Add a bit more flour if the batter looks too thin (this takes experience … just keep trying)
Fill each mini-muffin cup to the rim and bake for 15 minutes, or until the popovers are rich brown puffs
They can be held in a warm oven for up to half an hour if need be

- Once a New Yorker … On bagels

There are certain foods that only attain perfection in New York. This is true. Ask any New Yorker. Only in New York can you find the perfect pizza, bagel, or Kaiser roll. Ex-pats commiserate about their never-ending frustration as they try out the newest restaurant or food store. Ever in search of their bliss, never succeeding, they ponder the reasons why. Is it the water? The salt air? Being at sea level? What is it about New York and bread?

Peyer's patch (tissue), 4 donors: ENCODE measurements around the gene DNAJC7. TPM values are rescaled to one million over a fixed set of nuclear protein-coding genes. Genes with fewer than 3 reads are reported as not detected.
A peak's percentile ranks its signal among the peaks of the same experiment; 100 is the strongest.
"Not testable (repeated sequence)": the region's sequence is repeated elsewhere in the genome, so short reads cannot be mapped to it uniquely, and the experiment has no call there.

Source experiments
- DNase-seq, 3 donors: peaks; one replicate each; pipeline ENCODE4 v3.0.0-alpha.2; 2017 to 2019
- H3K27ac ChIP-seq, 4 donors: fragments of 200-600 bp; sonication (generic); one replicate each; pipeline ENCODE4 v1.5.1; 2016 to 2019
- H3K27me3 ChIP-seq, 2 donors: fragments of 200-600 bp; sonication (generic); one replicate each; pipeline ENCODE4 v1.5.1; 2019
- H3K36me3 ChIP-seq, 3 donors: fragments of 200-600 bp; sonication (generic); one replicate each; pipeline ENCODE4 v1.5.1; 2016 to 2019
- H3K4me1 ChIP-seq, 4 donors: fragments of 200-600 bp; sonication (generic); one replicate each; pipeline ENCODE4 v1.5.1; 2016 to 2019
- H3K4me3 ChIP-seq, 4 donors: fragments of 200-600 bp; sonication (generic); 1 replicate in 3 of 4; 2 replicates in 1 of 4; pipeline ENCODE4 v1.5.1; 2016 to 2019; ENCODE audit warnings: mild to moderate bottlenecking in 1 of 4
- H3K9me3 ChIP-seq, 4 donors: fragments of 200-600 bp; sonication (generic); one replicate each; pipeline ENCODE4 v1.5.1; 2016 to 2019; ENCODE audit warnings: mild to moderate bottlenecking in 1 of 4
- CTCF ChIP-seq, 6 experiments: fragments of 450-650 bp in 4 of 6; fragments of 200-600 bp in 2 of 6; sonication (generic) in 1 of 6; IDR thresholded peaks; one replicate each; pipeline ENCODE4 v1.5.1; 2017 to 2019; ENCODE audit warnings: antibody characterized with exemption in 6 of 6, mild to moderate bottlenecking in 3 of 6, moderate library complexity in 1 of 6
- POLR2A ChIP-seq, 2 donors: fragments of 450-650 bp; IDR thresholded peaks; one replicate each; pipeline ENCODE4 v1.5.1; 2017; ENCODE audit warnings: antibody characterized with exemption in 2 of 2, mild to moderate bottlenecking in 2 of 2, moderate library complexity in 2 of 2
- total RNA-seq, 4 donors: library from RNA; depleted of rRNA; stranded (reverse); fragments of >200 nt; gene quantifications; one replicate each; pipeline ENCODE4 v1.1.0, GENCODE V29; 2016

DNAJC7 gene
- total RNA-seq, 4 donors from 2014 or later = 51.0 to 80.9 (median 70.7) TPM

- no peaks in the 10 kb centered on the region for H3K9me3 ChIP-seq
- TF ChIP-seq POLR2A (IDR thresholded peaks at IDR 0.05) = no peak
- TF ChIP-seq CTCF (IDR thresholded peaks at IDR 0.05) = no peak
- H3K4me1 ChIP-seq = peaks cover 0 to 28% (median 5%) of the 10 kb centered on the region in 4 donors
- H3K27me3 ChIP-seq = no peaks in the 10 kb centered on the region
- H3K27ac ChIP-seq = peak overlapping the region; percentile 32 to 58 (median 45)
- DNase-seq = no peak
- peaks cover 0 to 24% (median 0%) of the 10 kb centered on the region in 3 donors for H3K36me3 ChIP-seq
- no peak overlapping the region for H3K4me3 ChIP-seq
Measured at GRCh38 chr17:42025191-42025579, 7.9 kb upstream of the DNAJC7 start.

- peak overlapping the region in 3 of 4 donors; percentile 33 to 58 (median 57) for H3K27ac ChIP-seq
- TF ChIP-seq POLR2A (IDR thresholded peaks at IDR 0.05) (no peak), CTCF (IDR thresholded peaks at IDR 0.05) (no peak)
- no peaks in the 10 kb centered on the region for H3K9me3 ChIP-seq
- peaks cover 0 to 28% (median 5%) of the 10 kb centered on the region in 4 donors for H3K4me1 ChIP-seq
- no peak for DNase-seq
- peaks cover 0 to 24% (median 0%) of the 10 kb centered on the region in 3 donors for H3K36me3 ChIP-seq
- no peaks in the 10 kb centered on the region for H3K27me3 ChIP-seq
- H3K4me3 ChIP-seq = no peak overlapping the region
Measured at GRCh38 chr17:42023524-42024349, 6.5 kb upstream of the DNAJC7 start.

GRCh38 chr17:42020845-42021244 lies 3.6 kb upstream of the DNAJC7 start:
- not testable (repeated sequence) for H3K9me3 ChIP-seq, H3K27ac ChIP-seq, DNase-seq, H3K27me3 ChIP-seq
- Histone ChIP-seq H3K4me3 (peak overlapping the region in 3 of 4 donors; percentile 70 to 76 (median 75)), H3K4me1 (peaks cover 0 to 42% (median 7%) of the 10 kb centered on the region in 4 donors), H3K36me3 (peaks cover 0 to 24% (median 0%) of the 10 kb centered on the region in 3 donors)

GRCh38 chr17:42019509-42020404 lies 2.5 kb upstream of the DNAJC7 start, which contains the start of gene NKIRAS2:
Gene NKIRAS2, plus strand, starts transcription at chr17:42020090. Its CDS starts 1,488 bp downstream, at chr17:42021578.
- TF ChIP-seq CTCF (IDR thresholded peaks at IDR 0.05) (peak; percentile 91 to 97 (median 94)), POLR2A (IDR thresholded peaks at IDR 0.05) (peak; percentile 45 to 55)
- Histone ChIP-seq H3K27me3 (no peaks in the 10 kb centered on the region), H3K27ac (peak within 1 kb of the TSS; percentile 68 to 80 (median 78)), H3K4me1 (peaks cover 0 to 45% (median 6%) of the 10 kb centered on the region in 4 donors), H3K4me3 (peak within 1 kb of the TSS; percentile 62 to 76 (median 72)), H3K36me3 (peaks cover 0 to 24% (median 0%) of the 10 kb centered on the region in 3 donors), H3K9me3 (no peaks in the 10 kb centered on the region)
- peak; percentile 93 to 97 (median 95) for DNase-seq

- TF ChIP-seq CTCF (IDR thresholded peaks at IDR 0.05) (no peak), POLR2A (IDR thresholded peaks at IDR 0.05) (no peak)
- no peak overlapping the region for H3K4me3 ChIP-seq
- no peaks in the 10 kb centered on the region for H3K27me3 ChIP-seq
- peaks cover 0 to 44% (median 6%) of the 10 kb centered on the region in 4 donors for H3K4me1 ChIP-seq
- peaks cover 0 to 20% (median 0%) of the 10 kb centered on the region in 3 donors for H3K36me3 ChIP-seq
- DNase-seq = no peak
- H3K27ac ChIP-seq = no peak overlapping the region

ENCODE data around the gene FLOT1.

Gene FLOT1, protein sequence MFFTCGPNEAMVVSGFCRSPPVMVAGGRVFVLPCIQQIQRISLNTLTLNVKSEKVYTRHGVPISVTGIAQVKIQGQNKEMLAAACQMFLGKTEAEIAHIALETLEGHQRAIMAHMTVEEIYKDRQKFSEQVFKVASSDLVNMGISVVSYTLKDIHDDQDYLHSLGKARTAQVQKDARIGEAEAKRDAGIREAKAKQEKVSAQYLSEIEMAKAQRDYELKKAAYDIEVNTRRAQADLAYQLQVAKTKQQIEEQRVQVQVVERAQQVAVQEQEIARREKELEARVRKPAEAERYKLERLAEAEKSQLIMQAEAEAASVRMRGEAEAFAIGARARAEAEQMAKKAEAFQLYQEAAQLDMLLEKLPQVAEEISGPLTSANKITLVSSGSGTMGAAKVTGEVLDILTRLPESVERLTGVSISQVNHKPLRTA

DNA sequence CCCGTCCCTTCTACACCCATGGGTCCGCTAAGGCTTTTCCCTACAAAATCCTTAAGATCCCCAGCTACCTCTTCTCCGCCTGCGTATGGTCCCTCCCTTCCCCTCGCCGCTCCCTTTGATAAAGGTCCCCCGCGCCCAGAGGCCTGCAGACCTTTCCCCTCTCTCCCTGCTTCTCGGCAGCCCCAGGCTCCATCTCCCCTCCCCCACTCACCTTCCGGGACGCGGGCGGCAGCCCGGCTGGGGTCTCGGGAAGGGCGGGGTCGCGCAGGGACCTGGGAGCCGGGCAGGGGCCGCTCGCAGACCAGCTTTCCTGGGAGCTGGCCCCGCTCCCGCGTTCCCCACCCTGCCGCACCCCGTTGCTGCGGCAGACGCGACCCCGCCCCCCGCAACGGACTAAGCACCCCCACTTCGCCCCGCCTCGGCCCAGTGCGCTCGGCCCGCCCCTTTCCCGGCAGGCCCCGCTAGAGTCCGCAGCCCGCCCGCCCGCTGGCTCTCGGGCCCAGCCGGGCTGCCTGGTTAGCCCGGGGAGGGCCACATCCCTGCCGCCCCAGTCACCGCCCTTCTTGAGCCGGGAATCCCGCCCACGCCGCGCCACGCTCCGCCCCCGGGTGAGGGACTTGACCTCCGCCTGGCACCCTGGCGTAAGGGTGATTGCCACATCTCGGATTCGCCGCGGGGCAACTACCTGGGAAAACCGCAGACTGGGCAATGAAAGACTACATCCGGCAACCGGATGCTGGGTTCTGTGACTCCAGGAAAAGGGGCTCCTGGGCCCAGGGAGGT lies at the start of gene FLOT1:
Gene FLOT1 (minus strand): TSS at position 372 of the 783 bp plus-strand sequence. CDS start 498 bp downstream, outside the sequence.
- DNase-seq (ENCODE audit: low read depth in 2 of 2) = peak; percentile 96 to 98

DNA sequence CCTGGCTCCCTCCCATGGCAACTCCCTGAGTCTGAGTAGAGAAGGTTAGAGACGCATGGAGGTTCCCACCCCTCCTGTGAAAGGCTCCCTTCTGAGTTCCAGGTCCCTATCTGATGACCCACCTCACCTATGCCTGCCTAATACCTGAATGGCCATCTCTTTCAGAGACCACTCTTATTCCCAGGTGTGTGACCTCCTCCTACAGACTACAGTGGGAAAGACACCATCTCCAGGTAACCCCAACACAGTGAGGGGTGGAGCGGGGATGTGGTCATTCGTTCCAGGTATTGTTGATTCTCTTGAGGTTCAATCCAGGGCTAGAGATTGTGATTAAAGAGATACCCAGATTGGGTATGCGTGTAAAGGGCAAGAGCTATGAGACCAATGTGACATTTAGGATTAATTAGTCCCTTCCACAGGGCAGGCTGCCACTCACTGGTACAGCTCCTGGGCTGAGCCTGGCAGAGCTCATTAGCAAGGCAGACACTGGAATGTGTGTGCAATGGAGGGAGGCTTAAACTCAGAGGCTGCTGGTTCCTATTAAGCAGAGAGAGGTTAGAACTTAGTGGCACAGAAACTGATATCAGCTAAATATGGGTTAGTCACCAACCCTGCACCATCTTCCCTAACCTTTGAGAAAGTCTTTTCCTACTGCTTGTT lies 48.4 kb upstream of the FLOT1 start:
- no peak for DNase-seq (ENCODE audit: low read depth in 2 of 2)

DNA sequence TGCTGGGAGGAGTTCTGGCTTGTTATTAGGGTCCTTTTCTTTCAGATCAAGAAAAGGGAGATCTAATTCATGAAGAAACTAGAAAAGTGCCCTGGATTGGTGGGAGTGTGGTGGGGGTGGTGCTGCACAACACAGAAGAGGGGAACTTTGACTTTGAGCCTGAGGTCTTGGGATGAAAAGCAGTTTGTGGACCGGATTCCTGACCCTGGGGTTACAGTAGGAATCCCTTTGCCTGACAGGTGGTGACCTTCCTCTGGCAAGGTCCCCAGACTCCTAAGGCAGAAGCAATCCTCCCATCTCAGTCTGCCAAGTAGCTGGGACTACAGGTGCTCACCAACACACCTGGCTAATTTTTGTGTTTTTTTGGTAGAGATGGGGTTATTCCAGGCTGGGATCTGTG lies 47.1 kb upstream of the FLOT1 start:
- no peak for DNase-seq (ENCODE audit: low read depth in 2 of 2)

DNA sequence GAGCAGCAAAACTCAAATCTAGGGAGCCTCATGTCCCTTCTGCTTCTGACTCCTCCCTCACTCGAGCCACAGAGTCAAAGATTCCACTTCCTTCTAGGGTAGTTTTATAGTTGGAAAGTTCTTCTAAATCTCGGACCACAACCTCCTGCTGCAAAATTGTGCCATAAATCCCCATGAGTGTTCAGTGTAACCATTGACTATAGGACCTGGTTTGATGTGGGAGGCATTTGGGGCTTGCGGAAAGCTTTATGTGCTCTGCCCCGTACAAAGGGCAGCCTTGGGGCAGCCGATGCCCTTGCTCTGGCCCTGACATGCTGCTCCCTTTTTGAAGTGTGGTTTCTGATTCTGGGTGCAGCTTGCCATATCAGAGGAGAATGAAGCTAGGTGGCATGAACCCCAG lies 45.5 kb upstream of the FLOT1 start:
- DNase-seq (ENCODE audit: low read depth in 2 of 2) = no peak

So I was worried, very worried, when I learned about the new recipe my son-in-law was concocting. There was no way it could ever hit the mark, but how was I going to tell him the bitter truth? What was he thinking, trying out his bagels on a native New Yorker?


I tried not to worry too much. Paul is nothing if not thorough. He researched everything you would ever need to know about bagel-making. He told me stuff I never knew. Did you know that proper bagels are boiled in a lye solution before being baked? I didn’t. Besides, Paul has made some amazing food for us in the few short years that we’ve known him: fried ice cream, grilled prosciutto pizza with arugula and truffle oil, smoked brisket with his own dry rub, sea scallops perfectly seared with asparagus on the side, fried chicken and waffles … together. Maybe he could pull it off. Maybe I wouldn’t have to be … polite.